Regression Model Accuracy (MAE, MSE, RMSE, R-squared) Check in R


  Evaluating the model accuracy is an essential part of the process in creating machine learning models to describe how well the model is performing in its predictions. Evaluation metrics change according to the problem type. In this post, we'll briefly learn how to check the accuracy of the regression model in R.
   The linear model (regression) can be a typical example of this type of problem, and the main characteristic of the regression problem is that the targets of a dataset contain the real numbers only. The errors represent how much the model is making mistakes in its prediction. The basic concept of accuracy evaluation is to compare the original target with the predicted one according to certain metrics.

Regression model evaluation metrics

The MSE, MAE, RMSE, and R-Squared metrics are mainly used to evaluate the prediction error rates and model performance in regression analysis.
  • MAE (Mean absolute error) represents the difference between the original and predicted values extracted by averaged the absolute difference over the data set.
  • MSE (Mean Squared Error) represents the difference between the original and predicted values extracted by squared the average difference over the data set.
  • RMSE (Root Mean Squared Error) is the error rate by the square root of MSE.
  • R-squared (Coefficient of determination) represents the coefficient of how well the values fit compared to the original values. The value from 0 to 1 interpreted as percentages. The higher the value is, the better the model is.
The above metrics can be expressed,
Calculating in R

We can calculate the above metrics manually and using the predefined function in R. We'll create two vector data to use in this tutorial.  The 'original' vector is original data and the 'predicted' vector is predicted by the model.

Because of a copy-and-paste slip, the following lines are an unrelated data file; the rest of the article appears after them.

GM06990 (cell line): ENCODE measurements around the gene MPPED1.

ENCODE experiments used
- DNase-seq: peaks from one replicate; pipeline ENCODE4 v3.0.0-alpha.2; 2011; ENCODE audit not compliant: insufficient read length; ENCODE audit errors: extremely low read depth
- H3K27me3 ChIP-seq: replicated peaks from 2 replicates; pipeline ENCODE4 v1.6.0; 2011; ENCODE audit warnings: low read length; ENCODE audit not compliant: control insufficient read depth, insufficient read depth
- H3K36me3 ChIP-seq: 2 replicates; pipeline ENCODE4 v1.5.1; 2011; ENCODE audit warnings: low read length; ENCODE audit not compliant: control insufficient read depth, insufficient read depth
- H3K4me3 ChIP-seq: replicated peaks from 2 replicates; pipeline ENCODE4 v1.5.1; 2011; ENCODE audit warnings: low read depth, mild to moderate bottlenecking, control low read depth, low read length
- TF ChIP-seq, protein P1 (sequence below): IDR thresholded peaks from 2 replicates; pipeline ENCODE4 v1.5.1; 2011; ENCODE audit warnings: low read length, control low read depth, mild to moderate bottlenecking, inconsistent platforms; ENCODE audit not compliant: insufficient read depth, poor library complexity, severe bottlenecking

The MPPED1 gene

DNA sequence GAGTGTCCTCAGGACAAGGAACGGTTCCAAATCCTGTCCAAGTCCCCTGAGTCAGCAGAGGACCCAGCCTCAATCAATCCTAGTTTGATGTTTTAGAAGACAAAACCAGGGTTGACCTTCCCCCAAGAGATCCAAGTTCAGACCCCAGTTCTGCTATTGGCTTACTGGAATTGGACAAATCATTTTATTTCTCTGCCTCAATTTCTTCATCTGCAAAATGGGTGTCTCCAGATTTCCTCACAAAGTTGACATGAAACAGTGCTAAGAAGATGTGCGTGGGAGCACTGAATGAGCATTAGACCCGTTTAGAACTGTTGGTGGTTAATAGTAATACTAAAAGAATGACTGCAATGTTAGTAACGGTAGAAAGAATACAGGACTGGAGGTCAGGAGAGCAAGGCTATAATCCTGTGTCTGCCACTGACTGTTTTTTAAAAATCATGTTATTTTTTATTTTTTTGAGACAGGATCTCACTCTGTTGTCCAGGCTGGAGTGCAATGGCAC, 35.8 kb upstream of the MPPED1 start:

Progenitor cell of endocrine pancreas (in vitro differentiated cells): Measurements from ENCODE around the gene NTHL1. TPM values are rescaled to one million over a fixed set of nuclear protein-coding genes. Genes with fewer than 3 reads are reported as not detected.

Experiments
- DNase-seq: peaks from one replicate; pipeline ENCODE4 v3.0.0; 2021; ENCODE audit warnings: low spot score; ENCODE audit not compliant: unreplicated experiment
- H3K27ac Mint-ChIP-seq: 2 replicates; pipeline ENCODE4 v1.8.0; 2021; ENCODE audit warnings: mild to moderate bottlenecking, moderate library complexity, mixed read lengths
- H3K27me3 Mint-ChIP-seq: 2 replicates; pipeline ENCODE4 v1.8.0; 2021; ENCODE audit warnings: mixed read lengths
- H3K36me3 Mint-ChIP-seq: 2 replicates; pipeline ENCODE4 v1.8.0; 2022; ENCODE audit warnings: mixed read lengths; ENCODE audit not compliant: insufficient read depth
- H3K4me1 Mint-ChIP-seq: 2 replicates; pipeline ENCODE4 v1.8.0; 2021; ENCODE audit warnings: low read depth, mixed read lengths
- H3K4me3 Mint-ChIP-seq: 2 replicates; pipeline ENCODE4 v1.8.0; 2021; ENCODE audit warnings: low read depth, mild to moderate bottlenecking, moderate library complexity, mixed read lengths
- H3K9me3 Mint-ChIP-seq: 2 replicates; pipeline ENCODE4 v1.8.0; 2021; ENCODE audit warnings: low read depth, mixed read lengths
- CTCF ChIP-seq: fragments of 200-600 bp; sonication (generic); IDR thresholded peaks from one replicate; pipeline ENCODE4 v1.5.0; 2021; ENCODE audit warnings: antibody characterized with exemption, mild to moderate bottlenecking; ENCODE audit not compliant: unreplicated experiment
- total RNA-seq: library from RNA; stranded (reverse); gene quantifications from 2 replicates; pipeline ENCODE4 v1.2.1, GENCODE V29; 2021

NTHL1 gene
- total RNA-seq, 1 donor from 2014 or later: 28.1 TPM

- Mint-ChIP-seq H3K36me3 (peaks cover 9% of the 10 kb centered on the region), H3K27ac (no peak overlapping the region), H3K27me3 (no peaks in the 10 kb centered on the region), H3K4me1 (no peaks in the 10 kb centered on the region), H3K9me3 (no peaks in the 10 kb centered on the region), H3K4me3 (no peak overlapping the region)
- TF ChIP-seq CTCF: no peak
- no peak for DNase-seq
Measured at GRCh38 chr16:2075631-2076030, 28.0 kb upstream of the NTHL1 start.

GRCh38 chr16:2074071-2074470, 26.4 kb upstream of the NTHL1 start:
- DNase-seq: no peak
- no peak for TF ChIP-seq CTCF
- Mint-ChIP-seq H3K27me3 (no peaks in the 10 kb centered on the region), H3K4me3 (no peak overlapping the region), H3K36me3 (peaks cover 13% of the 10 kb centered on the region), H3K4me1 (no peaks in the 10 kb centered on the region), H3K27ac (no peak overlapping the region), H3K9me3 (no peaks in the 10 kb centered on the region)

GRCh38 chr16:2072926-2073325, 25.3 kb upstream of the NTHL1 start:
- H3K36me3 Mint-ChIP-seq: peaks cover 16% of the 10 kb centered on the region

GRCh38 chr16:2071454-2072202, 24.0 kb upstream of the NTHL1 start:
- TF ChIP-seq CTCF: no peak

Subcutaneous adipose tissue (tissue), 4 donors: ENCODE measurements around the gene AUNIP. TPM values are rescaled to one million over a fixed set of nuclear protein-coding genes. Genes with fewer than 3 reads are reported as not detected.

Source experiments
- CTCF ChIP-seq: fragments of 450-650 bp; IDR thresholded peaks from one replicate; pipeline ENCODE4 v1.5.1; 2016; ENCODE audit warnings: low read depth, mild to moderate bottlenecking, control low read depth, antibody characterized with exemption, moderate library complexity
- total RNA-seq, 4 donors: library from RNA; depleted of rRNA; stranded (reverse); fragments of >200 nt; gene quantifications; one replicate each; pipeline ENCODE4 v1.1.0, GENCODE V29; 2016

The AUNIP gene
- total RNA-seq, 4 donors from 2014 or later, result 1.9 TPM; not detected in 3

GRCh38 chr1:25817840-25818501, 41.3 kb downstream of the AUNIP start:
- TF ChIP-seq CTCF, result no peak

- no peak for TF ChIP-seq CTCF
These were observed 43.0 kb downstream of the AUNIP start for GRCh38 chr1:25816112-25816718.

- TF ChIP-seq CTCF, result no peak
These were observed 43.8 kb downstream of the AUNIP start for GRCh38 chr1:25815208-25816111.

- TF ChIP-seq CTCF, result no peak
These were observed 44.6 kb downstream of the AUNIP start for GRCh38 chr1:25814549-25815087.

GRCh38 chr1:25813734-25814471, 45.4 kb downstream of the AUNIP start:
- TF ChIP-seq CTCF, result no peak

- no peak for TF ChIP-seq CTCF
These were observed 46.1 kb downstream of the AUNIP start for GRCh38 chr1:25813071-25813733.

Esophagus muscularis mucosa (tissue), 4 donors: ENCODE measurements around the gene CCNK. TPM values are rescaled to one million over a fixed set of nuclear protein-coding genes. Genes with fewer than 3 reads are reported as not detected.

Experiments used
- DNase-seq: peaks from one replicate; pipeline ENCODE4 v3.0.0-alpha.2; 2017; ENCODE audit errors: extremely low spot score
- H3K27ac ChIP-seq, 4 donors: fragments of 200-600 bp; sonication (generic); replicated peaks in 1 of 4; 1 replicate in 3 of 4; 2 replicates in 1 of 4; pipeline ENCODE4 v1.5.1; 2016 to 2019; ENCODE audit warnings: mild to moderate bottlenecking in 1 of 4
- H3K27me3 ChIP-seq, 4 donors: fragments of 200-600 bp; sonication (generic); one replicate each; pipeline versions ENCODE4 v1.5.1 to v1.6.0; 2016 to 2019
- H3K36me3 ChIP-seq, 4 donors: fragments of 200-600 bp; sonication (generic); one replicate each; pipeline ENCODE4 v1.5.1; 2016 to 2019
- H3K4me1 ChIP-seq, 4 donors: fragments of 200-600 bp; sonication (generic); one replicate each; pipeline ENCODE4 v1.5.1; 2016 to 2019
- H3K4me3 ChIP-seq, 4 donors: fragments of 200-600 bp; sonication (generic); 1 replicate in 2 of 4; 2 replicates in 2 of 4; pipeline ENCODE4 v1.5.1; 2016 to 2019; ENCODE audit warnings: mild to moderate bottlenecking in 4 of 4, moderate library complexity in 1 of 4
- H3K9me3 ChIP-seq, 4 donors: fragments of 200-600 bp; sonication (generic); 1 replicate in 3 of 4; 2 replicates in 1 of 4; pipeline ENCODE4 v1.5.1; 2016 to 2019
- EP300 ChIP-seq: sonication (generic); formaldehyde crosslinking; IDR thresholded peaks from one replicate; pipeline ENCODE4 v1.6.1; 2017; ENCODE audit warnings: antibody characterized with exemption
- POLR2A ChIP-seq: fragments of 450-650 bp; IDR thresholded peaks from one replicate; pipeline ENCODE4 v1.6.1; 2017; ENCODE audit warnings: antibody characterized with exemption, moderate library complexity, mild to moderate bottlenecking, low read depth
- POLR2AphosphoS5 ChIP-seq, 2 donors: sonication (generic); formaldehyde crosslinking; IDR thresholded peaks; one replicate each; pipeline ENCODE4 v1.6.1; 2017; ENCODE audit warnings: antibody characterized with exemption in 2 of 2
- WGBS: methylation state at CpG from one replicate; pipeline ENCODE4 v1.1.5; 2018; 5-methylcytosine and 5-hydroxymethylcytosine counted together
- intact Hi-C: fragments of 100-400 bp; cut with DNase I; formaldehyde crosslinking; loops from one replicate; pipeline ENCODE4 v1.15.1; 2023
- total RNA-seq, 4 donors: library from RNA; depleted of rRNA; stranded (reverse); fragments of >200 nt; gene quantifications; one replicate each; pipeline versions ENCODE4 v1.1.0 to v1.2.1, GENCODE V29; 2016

original = c( -2,  1, -3, 2, 3, 5, 4, 6, 5, 6, 7)
predicted = c(-1, -1, -2, 2, 3, 4, 4, 5, 5, 7, 7)

We can visualize it in a plot to check the difference visually.

x=1:length(original)
plot(x, original,pch=19, col="blue")
lines(x, predicted, col="red")
legend("topleft", legend = c("y-original", "y-predicted"),
       col = c("blue", "red"), pch = c(19,NA), lty = c(NA,1),  cex = 0.7)



Next, we'll calculate the MAE, MSE, RMSE, and R-squared by applying the above formula.

d = original-predicted
mse = mean((d)^2)
mae = mean(abs(d))
rmse = sqrt(mse)
R2 = 1-(sum((d)^2)/sum((original-mean(original))^2))

cat(" MAE:", mae, "\n", "MSE:", mse, "\n", 
    "RMSE:", rmse, "\n", "R-squared:", R2)
 MAE: 0.6363636 
 MSE: 0.8181818 
 RMSE: 0.904534 
 R-squared: 0.9173623

We can use R native and the 'caret' package's predefined functions to calculate the metrics.

library(caret)
 
# R native funcitons
MAE(predicted, original)
MSE(predicted, original)

 [1] 0.6363636
 [1] 0.8181818
 
# caret package functions 
RMSE(predicted, original)
R2(predicted, original, form = "traditional")
[1] 0.904534
[1] 0.9173623

The results are the same in both methods.
   In this post, we've learned how to calculate regression accuracy measurements MAE, MSE, RMSE, and R-squared in R. Thank you for reading!

The source code is listed below.

library(caret) original = c( -2, 1, -3, 2, 3, 5, 4, 6, 5, 6, 7) predicted = c(-1, -1, -2, 2, 3, 4, 4, 5, 5, 7, 7) x = 1:length(original) plot(x, original,pch=19, col="blue") lines(x, predicted,col="red") legend("topleft", legend = c("y-original", "y-predicted"), col=c("blue", "red"), pch=c(19,NA), lty=c(NA,1), cex = 0.7) d = original-predicted mse = mean((d)^2) mae = mean(abs(d)) rmse = sqrt(mse) R2 = 1-(sum((d)^2)/sum((original-mean(original))^2)) cat(" MAE:", mae, "\n", "MSE:", mse, "\n", "RMSE:", rmse, "\n", "R-squared:", R2) # R native funcitons fmse = MSE(predicted, original) fmae = MAE(predicted, original) # caret package functions frmse = RMSE(predicted, original) fr2 = R2(predicted, original, form = "traditional") cat(" MAE:", fmae, "\n", "MSE:", fmse, "\n", "RMSE:", frmse, "\n", "R-squared:", fr2)

3 comments:
  1. Hai, i want to ask, can you give me the preferences that you use in this post?
    Thankyou

    ReplyDelete
    Replies
    1. Preferences? Sorry, I did not understand what you mean.
      If it is about references that I used in this post, I can tell you that there are so many information and resource for this topic that I can't mention all of them. You can use Wikipedia and any book related to machine learning as a reference.

      Delete
    2. oh yaa, sorry i mean references.
      But thankyouuu for the answer.

      Delete